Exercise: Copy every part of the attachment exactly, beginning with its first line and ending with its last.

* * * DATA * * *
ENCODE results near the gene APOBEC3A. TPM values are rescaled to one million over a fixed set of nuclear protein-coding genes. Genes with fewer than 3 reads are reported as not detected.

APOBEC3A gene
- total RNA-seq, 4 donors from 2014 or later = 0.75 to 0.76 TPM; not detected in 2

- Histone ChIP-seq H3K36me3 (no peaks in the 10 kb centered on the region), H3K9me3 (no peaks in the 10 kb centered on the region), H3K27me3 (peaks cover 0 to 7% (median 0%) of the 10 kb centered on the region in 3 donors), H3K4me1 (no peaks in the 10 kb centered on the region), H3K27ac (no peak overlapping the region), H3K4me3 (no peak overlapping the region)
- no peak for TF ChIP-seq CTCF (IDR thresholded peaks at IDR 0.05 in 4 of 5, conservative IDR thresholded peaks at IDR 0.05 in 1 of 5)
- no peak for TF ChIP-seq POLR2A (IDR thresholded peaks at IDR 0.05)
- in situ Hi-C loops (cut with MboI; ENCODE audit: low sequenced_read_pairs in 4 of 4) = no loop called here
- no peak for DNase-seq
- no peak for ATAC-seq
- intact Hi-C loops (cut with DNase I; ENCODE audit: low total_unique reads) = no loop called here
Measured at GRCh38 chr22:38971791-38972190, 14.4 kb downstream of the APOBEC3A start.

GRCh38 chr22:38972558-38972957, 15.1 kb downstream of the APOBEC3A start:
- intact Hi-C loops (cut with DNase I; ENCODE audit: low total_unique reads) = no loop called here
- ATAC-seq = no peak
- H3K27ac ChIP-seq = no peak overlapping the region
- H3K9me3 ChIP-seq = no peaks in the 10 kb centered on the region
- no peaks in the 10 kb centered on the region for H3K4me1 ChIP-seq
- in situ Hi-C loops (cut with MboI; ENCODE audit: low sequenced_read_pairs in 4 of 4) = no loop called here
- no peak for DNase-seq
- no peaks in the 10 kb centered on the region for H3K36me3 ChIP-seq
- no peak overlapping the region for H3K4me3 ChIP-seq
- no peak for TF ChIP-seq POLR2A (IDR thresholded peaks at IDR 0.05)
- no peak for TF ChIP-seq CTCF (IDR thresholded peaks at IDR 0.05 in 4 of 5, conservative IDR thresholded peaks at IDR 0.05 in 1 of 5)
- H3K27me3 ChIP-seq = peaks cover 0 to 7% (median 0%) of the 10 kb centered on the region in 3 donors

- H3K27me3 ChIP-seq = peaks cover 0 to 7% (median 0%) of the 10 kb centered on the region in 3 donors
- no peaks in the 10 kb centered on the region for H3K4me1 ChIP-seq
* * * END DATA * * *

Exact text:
ENCODE results near the gene APOBEC3A. TPM values are rescaled to one million over a fixed set of nuclear protein-coding genes. Genes with fewer than 3 reads are reported as not detected.

APOBEC3A gene
- total RNA-seq, 4 donors from 2014 or later = 0.75 to 0.76 TPM; not detected in 2

- Histone ChIP-seq H3K36me3 (no peaks in the 10 kb centered on the region), H3K9me3 (no peaks in the 10 kb centered on the region), H3K27me3 (peaks cover 0 to 7% (median 0%) of the 10 kb centered on the region in 3 donors), H3K4me1 (no peaks in the 10 kb centered on the region), H3K27ac (no peak overlapping the region), H3K4me3 (no peak overlapping the region)
- no peak for TF ChIP-seq CTCF (IDR thresholded peaks at IDR 0.05 in 4 of 5, conservative IDR thresholded peaks at IDR 0.05 in 1 of 5)
- no peak for TF ChIP-seq POLR2A (IDR thresholded peaks at IDR 0.05)
- in situ Hi-C loops (cut with MboI; ENCODE audit: low sequenced_read_pairs in 4 of 4) = no loop called here
- no peak for DNase-seq
- no peak for ATAC-seq
- intact Hi-C loops (cut with DNase I; ENCODE audit: low total_unique reads) = no loop called here
Measured at GRCh38 chr22:38971791-38972190, 14.4 kb downstream of the APOBEC3A start.

GRCh38 chr22:38972558-38972957, 15.1 kb downstream of the APOBEC3A start:
- intact Hi-C loops (cut with DNase I; ENCODE audit: low total_unique reads) = no loop called here
- ATAC-seq = no peak
- H3K27ac ChIP-seq = no peak overlapping the region
- H3K9me3 ChIP-seq = no peaks in the 10 kb centered on the region
- no peaks in the 10 kb centered on the region for H3K4me1 ChIP-seq
- in situ Hi-C loops (cut with MboI; ENCODE audit: low sequenced_read_pairs in 4 of 4) = no loop called here
- no peak for DNase-seq
- no peaks in the 10 kb centered on the region for H3K36me3 ChIP-seq
- no peak overlapping the region for H3K4me3 ChIP-seq
- no peak for TF ChIP-seq POLR2A (IDR thresholded peaks at IDR 0.05)
- no peak for TF ChIP-seq CTCF (IDR thresholded peaks at IDR 0.05 in 4 of 5, conservative IDR thresholded peaks at IDR 0.05 in 1 of 5)
- H3K27me3 ChIP-seq = peaks cover 0 to 7% (median 0%) of the 10 kb centered on the region in 3 donors

- H3K27me3 ChIP-seq = peaks cover 0 to 7% (median 0%) of the 10 kb centered on the region in 3 donors
- no peaks in the 10 kb centered on the region for H3K4me1 ChIP-seq